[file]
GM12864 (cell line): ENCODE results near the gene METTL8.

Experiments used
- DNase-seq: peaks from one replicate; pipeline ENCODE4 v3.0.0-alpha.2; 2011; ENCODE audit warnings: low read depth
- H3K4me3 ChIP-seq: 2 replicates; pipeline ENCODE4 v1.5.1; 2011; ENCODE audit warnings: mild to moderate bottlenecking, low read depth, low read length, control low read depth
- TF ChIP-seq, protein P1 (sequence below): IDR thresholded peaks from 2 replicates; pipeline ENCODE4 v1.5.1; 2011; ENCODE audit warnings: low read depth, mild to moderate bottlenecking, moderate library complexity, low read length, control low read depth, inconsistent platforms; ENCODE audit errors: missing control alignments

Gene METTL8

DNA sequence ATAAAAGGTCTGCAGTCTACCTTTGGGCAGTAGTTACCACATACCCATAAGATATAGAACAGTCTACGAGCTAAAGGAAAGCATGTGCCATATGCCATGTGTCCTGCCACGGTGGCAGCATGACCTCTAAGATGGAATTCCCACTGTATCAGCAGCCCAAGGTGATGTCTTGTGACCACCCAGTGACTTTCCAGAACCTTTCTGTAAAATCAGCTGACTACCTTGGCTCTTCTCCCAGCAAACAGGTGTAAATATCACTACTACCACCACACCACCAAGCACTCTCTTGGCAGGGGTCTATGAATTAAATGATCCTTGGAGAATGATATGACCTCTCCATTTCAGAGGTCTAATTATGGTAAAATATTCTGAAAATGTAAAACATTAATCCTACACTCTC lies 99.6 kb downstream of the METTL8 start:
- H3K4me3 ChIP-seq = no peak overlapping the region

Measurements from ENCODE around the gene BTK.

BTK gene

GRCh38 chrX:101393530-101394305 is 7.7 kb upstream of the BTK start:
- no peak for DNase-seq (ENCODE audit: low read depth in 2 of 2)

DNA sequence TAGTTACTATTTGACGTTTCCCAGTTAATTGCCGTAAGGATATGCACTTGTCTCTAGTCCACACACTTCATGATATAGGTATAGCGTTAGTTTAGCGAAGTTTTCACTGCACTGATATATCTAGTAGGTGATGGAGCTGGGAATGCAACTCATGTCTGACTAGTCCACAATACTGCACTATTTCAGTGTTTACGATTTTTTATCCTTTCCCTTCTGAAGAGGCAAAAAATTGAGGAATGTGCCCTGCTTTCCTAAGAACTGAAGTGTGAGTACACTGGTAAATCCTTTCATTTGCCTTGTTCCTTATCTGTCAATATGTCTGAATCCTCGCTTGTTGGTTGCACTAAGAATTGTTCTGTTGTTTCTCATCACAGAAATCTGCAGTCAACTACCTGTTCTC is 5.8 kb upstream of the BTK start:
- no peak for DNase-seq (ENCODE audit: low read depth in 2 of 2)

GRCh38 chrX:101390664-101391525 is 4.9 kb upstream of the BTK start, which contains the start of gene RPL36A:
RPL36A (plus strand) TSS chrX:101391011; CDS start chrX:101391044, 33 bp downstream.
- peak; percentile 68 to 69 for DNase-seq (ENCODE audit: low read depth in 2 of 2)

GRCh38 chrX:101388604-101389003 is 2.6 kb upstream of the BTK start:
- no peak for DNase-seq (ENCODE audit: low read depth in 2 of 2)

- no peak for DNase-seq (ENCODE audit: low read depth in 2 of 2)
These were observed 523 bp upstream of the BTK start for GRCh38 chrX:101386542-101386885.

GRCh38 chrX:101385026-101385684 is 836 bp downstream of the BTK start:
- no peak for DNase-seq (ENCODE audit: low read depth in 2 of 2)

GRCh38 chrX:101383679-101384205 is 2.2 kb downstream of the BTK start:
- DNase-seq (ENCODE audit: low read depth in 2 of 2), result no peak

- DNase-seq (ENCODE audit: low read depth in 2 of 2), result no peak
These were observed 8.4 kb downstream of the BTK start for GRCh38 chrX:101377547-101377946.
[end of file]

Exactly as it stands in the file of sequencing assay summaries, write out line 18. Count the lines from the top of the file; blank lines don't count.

GRCh38 chrX:101388604-101389003 is 2.6 kb upstream of the BTK start: